Processes for regular data audits with the view of managing and mitigating risks should be in place. As a starting point, all policies and procedures must be reviewed at least once every year. The same goes for testing the processing of personal data within the company to identify any risks or non-compliance.

9. The documents forming part of our GDPR template package

The following documents are part of our “GDPR package”. Each and every document in this package is important and should be carefully considered by you. It might not be relevant for you to implement all of them in your organization. For instance, you do not need a cookie policy, if you do not use cookies or have a website at all.

Below you will find a short description of each template and why they are part of our package:

1. Internal processing procedures

Your organization has to be aligned, and the right preparedness and employee training is key to a successful implementation on your path to GDPR compliance. You all need to know what we can do with incoming and existing personal data, access levels, deletion policies etc. This processing procedure can be split into multiple procedures not to make it too complicated. This could be the case if you have more departments that handle very different data (it is explained more in the template).

2. Data breach procedures

Do you know when you have to inform about a data breach? You all need to know what a “data breach” is and who to go to in the event of a breach. Furthermore, your data protection responsible needs to know if she/he has to inform the supervisory authority and/or the data subjects in case of a breach.

3. Data breach log

A log of all breaches, big or small, is required by law and has to be kept updated by the data protection responsible. Doesn’t matter if you do not have to inform anyone about the breach – it still has to be in the log.

4. Data breach notification template

Some data breaches need to be reported to the authorities within 72 hours. This document sets out some guidance on these instances as well as the information to be included. This document is mainly for the data protection responsible.

5. Privacy policy

If you gather any personal data, you have to update your privacy policies with the new GDPR standards. The template contains a GDPR compliant template text, but some information has to be filled in by you, e.g. what kind of personal data you process and for what purposes. This has to be kept updated at all times. This is especially important if you are creating websites, landing pages or similar for marketing and sales purposes.

Remember the distinction between non-sensitive and sensitive personal data. If you are not processing the latter, there is a bit of text that can be deleted (it is clearly stated in the policy).

If you are in doubt what to put in certain sections, you can always write us, and we will help out. We also recommend looking at well-reputed websites and getting inspiration from their policies and its content. Don’t copy it – just get into the thinking.

This policy should be available on your website.

6. Cookie policy

Contains all necessary information on cookies. What they are and which types, including information on how to delete or avoid certain types of cookies. In this template you will find a complete GDPR compliant text but an actual cookie software (can be a good idea to look into) is not included. Visitors to your website(s) needs to know which cookies you use and store about them and has to be filled in by you. This has to be kept updated at all times. This is especially important if you are creating websites, landing pages or similar for marketing and sales purposes.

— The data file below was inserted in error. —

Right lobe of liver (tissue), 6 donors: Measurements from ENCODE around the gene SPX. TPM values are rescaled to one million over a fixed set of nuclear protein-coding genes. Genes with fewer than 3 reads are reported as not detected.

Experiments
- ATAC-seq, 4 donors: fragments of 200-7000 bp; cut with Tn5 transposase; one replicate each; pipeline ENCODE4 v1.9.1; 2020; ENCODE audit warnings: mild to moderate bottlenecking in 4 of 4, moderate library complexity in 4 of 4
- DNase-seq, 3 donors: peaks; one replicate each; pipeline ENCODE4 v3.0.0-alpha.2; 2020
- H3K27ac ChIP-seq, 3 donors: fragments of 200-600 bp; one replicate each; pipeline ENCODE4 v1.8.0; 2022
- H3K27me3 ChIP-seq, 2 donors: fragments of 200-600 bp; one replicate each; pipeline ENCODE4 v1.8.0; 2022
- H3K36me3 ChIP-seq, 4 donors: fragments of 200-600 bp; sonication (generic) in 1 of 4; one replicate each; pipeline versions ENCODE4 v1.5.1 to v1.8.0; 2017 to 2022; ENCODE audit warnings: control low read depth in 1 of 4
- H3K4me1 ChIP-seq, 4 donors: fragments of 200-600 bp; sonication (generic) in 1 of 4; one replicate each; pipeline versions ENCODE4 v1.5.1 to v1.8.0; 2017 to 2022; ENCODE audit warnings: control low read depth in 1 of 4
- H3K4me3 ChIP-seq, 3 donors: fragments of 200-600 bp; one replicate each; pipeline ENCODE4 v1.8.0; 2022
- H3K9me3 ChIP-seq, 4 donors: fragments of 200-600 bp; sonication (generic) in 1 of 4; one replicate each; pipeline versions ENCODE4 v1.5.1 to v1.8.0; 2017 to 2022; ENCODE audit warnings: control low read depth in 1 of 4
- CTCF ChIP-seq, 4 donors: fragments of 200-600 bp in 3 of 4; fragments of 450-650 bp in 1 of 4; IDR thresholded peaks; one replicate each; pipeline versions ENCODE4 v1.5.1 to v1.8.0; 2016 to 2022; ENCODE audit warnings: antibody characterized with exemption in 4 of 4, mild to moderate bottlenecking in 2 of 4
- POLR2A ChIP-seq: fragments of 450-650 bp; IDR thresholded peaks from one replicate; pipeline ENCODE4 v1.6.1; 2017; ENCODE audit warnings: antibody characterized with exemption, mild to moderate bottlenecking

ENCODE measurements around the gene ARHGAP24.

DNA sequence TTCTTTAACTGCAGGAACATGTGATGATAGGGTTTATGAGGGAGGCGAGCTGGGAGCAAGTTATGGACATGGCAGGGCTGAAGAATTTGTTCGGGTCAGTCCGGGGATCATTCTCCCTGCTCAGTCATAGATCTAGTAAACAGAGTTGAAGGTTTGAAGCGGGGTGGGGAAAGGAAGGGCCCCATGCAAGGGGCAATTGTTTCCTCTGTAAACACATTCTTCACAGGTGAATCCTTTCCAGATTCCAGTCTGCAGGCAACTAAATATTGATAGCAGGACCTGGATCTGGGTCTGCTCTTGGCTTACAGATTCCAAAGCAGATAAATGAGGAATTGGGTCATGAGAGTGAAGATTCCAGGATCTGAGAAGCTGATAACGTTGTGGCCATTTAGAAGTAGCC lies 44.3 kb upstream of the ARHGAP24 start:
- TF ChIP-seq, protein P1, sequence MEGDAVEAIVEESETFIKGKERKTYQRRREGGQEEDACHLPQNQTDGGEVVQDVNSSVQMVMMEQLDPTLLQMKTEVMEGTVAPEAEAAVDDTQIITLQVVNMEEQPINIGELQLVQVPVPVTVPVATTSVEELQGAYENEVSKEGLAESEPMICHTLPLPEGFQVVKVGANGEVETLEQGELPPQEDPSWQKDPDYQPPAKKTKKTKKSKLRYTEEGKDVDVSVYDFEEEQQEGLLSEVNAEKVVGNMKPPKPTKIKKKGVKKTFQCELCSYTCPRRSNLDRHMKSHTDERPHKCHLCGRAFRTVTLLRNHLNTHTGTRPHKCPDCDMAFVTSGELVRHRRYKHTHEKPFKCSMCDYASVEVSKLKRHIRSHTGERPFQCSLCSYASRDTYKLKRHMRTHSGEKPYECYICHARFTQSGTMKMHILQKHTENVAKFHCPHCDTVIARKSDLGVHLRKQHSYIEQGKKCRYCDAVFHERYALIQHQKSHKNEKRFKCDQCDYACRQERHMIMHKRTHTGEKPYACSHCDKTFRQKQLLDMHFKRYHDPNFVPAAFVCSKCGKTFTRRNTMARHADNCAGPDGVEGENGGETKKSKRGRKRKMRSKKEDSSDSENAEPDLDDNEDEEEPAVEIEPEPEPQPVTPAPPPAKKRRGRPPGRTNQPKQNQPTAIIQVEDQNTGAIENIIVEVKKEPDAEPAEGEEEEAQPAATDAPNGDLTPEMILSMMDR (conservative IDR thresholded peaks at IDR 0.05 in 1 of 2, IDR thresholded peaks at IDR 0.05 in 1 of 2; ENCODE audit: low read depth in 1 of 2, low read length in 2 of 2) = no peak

A service like cookiebot.com can help you with identifying your cookies – and it’s free.

This policy should be available on your website.

7. Data processing agreement

A complete template on a data processing agreement (“DPA”). If you need to process data for someone else or if you ask someone to process data for you, you need a DPA to make sure that the roles are set in stone. The DPA is a GDPR requirement.

8. Access request procedure

You need to know exactly what to do in case of a “data access request”, i.e. when a data subject asks for their data or anything in relation to their data. This policy contains guidelines on how you can handle such requests.

9. Employee Data Consent Form

You as a company are also handling personal data about all employees to fulfil the employment relationship. To inform all employees in a consistent manner, we made a template for informing all employees about your processing of personal data on employees.

10. How to fill in the templates?

Because every company is different there are some information that we can simply not include in our templates. This you need to fill in yourselves.

All places are marked with yellow and sharp brackets “[XX]”.

Be aware that some places, you need to delete the information text that we have inserted. In those cases, it should be stated that you need to delete the text.

Once you have filled in the templates, you should make them available internally with your company and make sure that all employees know (and have read) them. Not an easy task but very necessary.

If you have trouble or questions about filling out GDPR templates, let us know and we’re ready to help you out. What you need to do is to comment below and we’ll be sure to give you the answer you need.

How we might help
Archii GDPR gets you part of the way by removing the tedious task of manually finding personal data in documents. This is documents located across human-governed locations such as e-mail and file locations. Instead of finding data manually, you can do it by the click of a button. This limits the amount of control management need to conduct, as each person need to click a button and the admin gets an automatic overview of where personal data in documents is located. Go check it out here.